Yesterday was officially payday for me, and thanks to direct deposit I saw that the 2% hike in the payroll tax is already in effect (it’s a shame payday couldn’t have been on 12/31). So if you’re making $110,100 a year in salary, you’ll be paying $2,202 more a year. And if you’re making $500,000 a year, you’ll be paying $2,202 more a year (or about .04% more). And if you’re making all your money in capital gains or investments, you’ll be paying $0 more. Seems fair, doesn’t it?
Republicans are now saying that they’ve “taken care” of the revenue side of things, and now it’s time to cut spending (in fact, according to the CBO, rather than cut the deficit, this bill will add $4 trillion in debt over the next 10 years). So we’ll see what they come up with to cut. I doubt it’ll be military spending, and there’s really not a whole lot left to cut after that. Except for Medicare/Medicaid and Social Security, of course. Medicare and Medicaid account for about 23% of the budget, Social Security 20%, and Defense is about 19%. Assuming we’ll never seem them raise the cap on the payroll tax (which would be a pretty easy fix for Social Security, in my opinion), I don’t see them doing anything more than making deep cuts. Whether that means cutting benefits, raising the eligibility age, or both, we’ll have to see. Medicaid will probably get big cuts, because nobody cares what poor people think (and it just makes things harder for the non-profit hospitals that have no choice but to treat the indigent and swallow the costs).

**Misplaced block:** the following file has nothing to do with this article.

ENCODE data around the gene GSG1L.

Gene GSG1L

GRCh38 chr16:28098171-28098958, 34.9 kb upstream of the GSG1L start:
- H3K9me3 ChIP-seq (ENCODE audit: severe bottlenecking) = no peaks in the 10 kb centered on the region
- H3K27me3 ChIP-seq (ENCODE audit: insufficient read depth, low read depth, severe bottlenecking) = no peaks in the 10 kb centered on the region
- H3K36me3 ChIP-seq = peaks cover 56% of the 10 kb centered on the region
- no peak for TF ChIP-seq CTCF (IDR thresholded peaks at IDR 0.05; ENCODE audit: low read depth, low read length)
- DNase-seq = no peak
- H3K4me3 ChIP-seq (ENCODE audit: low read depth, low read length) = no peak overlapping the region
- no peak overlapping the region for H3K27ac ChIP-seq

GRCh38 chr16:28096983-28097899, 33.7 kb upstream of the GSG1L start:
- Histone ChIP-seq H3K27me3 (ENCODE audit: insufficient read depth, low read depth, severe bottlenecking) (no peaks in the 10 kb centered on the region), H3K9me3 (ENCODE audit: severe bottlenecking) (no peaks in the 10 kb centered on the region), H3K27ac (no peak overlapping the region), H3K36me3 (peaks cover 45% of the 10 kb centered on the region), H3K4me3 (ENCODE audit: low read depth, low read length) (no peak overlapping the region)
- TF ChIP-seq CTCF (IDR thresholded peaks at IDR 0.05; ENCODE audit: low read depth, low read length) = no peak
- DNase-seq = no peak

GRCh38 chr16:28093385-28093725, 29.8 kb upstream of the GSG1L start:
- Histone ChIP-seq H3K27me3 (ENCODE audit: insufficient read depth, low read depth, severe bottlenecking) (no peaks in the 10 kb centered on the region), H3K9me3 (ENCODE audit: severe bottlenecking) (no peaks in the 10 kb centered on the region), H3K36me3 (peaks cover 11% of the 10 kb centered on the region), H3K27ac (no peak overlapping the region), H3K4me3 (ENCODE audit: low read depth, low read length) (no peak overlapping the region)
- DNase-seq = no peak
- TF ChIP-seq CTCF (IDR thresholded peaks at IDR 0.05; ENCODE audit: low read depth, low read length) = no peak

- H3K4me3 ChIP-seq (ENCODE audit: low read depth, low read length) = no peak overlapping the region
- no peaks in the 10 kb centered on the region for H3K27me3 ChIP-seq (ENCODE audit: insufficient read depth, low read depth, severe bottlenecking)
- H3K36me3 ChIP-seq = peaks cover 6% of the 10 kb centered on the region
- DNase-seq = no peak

Oh well, I guess we’ll see what happens.